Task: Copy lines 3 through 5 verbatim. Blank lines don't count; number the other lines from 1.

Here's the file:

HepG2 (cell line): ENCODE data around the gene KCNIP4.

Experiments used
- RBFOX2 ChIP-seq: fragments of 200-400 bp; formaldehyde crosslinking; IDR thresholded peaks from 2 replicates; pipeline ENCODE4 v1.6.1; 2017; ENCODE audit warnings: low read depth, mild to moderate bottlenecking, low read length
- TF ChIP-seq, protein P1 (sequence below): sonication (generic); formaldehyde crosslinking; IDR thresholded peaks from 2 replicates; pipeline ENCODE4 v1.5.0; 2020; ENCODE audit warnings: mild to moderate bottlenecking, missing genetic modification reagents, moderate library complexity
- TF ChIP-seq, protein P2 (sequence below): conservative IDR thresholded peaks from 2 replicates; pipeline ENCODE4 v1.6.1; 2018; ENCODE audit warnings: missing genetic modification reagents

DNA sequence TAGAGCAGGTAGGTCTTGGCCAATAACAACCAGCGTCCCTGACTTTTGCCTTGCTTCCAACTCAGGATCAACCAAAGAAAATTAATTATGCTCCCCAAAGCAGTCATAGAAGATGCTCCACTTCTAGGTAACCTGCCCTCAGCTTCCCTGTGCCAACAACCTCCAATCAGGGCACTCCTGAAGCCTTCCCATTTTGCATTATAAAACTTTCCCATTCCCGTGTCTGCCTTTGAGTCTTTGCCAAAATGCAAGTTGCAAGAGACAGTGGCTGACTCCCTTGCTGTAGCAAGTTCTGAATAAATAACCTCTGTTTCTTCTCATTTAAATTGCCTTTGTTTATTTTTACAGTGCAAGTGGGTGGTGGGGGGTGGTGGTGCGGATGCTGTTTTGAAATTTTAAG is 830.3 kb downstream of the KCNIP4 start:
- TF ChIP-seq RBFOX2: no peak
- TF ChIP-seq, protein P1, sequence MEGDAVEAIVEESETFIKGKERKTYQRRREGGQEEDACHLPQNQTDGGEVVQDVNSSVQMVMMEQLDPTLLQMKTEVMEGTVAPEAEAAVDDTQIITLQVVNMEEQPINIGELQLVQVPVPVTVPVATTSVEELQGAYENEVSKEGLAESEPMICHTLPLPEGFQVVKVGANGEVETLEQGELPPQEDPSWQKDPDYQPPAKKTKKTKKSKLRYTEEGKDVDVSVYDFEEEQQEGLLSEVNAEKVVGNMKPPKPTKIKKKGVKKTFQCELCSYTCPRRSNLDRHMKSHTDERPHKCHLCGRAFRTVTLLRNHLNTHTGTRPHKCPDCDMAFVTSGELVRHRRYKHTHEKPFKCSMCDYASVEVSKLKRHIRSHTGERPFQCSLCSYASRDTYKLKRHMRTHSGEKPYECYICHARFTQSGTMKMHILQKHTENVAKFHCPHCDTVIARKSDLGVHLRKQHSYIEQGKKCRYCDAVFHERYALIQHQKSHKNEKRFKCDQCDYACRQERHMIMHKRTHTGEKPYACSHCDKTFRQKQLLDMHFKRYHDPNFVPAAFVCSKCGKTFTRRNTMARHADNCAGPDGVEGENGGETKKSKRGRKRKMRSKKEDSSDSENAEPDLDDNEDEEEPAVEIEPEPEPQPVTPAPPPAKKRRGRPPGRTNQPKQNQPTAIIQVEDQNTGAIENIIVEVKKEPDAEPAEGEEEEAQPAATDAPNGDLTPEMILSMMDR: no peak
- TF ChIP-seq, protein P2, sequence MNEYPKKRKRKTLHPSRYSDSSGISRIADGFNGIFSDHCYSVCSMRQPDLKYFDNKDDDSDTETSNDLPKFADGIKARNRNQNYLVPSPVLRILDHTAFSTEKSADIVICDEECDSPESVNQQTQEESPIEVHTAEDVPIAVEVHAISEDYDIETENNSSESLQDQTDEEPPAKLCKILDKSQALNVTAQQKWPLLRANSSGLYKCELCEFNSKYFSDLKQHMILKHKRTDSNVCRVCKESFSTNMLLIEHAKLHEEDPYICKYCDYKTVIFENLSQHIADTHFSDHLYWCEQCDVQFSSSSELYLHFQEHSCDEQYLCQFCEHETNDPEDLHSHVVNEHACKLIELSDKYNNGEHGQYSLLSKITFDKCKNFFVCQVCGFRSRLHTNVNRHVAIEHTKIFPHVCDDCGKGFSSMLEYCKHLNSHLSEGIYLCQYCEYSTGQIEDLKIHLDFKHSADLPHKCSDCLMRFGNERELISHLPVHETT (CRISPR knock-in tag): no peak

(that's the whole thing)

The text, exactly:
- RBFOX2 ChIP-seq: fragments of 200-400 bp; formaldehyde crosslinking; IDR thresholded peaks from 2 replicates; pipeline ENCODE4 v1.6.1; 2017; ENCODE audit warnings: low read depth, mild to moderate bottlenecking, low read length
- TF ChIP-seq, protein P1 (sequence below): sonication (generic); formaldehyde crosslinking; IDR thresholded peaks from 2 replicates; pipeline ENCODE4 v1.5.0; 2020; ENCODE audit warnings: mild to moderate bottlenecking, missing genetic modification reagents, moderate library complexity
- TF ChIP-seq, protein P2 (sequence below): conservative IDR thresholded peaks from 2 replicates; pipeline ENCODE4 v1.6.1; 2018; ENCODE audit warnings: missing genetic modification reagents